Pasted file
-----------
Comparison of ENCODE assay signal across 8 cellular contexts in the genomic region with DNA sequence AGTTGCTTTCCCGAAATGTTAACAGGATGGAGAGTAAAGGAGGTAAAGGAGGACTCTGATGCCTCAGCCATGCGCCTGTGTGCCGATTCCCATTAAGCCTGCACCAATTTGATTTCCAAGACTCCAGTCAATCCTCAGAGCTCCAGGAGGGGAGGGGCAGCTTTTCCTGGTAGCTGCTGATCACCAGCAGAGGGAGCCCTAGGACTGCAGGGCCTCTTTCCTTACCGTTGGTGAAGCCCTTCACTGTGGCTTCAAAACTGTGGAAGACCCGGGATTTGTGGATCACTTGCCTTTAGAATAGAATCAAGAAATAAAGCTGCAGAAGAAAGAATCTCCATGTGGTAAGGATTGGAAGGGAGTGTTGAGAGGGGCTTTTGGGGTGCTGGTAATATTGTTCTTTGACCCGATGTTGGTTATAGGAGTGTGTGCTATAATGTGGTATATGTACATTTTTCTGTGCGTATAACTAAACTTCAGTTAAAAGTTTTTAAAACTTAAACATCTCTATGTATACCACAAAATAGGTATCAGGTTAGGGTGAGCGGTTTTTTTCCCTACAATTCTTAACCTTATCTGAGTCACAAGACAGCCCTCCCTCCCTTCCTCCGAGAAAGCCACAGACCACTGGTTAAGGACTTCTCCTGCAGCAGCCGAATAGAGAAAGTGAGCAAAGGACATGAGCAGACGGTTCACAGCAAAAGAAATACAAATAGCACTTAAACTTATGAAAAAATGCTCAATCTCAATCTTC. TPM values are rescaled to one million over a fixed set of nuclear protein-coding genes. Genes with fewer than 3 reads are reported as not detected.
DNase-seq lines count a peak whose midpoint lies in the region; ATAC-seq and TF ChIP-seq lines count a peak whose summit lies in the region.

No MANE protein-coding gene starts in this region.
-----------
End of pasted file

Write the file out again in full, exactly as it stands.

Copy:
Comparison of ENCODE assay signal across 8 cellular contexts in the genomic region with DNA sequence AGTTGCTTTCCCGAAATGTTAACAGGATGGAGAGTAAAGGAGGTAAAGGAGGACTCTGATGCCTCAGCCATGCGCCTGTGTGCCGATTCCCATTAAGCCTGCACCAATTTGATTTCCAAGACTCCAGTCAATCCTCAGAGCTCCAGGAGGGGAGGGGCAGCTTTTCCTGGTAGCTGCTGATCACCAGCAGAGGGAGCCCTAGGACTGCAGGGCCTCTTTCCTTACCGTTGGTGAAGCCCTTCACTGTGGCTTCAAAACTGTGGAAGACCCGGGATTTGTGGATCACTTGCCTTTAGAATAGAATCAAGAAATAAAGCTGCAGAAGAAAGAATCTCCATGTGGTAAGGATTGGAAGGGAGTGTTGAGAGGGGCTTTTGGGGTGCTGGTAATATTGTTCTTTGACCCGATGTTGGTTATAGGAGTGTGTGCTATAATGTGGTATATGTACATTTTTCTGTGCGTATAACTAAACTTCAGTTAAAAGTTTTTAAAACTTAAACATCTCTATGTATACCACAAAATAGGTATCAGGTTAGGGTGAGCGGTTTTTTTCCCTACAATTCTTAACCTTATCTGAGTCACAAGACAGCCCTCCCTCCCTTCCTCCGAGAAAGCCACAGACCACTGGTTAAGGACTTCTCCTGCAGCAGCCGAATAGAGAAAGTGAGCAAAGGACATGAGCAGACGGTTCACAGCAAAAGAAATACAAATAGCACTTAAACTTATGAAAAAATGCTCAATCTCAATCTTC. TPM values are rescaled to one million over a fixed set of nuclear protein-coding genes. Genes with fewer than 3 reads are reported as not detected.
DNase-seq lines count a peak whose midpoint lies in the region; ATAC-seq and TF ChIP-seq lines count a peak whose summit lies in the region.

No MANE protein-coding gene starts in this region.